With increasing class sizes in educational establishments worldwide, the practice of assessment is becoming a problematic issue; increasing numbers make it increasingly difficult to assess student attainment. This working group intends to investigate current assessment practices, particularly the use of automated assessment, in computer science education. This includes determining the scope and usage of automated assessment techniques in educational institutions worldwide, the educational soundness of the techniques used, and the impact of these techniques on areas including student achievement, plagiarism, and staff workloads. Current practice regarding assessment techniques needs to be located within current educational theory. Once this is established we will be in a position to suggest a set of internationally applicable guidelines for educators setting automated CS assessments.
Automated assessment saves time and human resources but its adoption must be pedagogically sound; all assessments should follow sound educational principles. The major output will be a survey of, and guidelines for the use of, automated assessment within CS teaching and learning, although other findings will also emerge. The envisaged outputs are: a taxonomy of CS assessment; guidelines for assessing CS materials; guidelines for the use of automated assessment within CS; the provision of sound pedagogic principles for the adoption of appropriate assessment methods for the scenario; a picture of the correlation between a student's understandings of the different topic areas taught within a CS degree program.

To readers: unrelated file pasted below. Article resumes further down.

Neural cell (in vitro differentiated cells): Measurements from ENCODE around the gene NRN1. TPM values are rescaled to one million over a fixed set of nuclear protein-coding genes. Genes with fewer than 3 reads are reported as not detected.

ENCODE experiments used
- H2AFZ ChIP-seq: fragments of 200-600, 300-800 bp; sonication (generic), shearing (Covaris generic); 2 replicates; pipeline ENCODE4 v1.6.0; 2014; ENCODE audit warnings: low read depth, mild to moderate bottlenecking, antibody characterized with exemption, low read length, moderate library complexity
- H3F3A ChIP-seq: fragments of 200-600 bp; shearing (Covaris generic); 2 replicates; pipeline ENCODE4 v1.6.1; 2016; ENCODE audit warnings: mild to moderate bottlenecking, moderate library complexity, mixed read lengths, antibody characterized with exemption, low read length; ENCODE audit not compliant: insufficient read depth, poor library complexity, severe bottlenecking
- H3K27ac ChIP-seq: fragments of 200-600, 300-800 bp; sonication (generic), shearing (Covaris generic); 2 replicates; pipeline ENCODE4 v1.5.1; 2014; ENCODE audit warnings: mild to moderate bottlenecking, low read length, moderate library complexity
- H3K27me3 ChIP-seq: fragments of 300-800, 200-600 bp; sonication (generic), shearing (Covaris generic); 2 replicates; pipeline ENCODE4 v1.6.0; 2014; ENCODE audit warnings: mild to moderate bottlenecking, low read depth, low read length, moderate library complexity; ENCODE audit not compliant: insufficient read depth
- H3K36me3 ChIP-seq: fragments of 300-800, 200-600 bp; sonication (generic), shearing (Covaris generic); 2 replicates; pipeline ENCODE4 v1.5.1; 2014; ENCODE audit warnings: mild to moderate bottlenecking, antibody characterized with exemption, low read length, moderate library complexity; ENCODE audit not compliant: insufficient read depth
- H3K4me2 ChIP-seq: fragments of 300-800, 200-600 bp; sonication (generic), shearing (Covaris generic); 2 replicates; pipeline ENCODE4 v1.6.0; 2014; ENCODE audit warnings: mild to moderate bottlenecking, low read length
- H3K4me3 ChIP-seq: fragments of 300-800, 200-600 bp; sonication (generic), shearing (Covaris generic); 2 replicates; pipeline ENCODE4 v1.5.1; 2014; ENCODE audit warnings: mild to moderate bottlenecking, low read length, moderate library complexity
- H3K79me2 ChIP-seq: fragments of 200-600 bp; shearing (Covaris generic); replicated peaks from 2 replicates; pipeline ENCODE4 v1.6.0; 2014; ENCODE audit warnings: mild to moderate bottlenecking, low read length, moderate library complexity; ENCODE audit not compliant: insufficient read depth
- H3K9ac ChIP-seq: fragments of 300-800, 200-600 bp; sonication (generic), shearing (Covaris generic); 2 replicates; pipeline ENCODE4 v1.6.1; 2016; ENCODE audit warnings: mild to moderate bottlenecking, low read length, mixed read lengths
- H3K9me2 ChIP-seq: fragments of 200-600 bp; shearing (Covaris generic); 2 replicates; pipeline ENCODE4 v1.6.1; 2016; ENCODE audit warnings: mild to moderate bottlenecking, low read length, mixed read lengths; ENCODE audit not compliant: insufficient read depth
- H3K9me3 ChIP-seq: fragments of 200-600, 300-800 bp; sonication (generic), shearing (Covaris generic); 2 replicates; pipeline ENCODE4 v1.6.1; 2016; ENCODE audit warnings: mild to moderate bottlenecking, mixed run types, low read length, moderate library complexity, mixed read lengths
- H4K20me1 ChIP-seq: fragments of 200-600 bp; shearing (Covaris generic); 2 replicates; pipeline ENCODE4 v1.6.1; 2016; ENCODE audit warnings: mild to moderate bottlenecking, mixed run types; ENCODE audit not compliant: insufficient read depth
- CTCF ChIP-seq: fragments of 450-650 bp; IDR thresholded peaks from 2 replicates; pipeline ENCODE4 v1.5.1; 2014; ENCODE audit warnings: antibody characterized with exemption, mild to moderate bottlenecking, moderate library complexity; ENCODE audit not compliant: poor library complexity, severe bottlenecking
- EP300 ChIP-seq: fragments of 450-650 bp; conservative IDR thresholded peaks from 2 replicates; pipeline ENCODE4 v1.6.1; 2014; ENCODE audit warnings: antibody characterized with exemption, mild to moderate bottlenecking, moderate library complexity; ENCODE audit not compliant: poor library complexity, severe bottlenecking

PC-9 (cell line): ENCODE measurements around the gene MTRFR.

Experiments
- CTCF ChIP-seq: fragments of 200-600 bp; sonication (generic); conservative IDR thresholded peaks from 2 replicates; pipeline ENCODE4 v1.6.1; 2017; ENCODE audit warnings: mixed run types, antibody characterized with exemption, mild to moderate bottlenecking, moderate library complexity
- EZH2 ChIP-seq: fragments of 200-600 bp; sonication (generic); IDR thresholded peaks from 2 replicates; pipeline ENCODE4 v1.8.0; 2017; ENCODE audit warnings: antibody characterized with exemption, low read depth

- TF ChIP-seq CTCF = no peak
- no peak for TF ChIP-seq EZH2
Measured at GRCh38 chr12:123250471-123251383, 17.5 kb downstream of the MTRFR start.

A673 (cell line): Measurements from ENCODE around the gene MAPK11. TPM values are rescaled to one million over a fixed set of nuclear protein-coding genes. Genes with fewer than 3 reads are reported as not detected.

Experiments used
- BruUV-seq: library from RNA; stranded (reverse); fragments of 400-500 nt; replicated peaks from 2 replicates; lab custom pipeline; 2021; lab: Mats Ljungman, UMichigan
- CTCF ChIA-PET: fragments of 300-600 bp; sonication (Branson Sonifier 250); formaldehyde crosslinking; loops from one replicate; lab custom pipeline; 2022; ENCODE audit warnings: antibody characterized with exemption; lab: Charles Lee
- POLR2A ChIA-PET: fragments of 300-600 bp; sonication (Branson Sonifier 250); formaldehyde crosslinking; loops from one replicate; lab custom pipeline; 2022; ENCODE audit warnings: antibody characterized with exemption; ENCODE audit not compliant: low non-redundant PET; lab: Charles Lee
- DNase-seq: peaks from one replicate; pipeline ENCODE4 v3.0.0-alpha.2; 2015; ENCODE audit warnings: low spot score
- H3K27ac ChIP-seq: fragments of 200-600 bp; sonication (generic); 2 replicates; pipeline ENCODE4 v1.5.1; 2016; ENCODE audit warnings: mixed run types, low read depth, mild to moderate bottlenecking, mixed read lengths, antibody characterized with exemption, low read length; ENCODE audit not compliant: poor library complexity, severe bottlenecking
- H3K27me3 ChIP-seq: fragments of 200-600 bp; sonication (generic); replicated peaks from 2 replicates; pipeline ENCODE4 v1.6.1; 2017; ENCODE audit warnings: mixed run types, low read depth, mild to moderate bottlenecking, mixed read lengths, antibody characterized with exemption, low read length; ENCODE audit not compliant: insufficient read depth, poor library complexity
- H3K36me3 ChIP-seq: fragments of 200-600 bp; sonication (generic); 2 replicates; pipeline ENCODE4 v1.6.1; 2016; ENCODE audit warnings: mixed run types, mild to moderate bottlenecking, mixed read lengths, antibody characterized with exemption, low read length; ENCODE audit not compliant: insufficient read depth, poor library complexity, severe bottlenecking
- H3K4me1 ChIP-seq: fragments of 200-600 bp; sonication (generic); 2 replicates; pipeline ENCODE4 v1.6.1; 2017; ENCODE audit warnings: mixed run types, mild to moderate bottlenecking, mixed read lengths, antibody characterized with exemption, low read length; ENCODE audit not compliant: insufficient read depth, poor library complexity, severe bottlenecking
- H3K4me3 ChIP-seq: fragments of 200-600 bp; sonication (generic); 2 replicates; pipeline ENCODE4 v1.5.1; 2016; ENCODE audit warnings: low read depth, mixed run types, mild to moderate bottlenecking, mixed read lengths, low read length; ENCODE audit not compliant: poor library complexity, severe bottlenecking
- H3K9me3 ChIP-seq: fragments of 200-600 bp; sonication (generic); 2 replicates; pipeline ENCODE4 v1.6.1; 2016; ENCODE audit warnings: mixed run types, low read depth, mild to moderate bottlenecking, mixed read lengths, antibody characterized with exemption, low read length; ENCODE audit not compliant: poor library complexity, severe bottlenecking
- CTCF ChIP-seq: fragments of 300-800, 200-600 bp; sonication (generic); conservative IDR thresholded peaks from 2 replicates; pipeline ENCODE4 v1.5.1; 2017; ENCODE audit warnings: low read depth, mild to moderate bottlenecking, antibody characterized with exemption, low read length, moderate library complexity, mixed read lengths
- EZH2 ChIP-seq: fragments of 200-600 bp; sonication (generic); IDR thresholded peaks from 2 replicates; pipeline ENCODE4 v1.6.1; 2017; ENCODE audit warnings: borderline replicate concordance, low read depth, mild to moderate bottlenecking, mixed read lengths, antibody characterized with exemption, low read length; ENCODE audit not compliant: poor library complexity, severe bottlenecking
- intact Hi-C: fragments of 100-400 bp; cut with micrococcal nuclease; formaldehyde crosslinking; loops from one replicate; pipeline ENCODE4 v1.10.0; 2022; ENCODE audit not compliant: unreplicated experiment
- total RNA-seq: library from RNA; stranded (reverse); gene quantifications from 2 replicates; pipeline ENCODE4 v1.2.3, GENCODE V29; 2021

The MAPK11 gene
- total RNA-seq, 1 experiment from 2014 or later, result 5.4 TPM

The working group report forms pages 107 - 123 of the December 2003 issue of the SIGCSE Bulletin.
For more information contact Janet Carter or John English